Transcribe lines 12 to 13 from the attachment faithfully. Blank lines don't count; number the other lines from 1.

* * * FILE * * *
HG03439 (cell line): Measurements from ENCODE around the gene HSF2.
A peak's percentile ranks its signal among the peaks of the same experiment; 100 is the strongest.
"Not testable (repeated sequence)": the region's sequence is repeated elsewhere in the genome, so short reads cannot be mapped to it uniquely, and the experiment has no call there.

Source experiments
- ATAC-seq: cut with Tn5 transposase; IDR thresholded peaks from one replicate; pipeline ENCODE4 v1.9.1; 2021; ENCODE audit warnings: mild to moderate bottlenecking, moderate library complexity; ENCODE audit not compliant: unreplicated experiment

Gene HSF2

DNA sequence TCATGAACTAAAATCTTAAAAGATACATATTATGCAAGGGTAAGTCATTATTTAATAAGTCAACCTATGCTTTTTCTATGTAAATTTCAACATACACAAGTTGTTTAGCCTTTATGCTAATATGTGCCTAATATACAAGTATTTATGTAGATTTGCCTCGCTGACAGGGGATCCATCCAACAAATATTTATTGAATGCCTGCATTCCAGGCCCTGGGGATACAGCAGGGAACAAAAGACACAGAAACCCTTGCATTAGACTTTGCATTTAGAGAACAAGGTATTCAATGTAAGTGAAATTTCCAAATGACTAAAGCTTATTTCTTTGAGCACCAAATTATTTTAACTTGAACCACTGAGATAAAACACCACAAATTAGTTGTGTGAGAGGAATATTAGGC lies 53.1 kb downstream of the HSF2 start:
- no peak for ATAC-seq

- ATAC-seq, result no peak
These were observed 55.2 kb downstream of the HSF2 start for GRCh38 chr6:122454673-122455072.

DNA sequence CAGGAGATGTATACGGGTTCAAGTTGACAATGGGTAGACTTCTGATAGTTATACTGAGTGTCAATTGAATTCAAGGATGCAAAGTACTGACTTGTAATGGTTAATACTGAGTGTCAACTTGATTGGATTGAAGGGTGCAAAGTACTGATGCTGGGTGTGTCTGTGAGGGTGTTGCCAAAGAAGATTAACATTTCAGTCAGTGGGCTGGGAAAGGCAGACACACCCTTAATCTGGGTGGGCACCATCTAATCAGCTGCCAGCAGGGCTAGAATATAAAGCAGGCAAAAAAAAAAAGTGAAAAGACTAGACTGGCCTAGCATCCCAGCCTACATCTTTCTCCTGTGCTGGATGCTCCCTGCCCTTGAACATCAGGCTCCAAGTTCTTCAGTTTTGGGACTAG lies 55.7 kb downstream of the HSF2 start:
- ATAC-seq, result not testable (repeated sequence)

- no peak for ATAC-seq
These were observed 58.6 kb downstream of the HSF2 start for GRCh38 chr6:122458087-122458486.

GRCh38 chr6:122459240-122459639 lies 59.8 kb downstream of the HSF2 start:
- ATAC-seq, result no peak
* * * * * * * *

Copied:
- ATAC-seq, result not testable (repeated sequence)

- no peak for ATAC-seq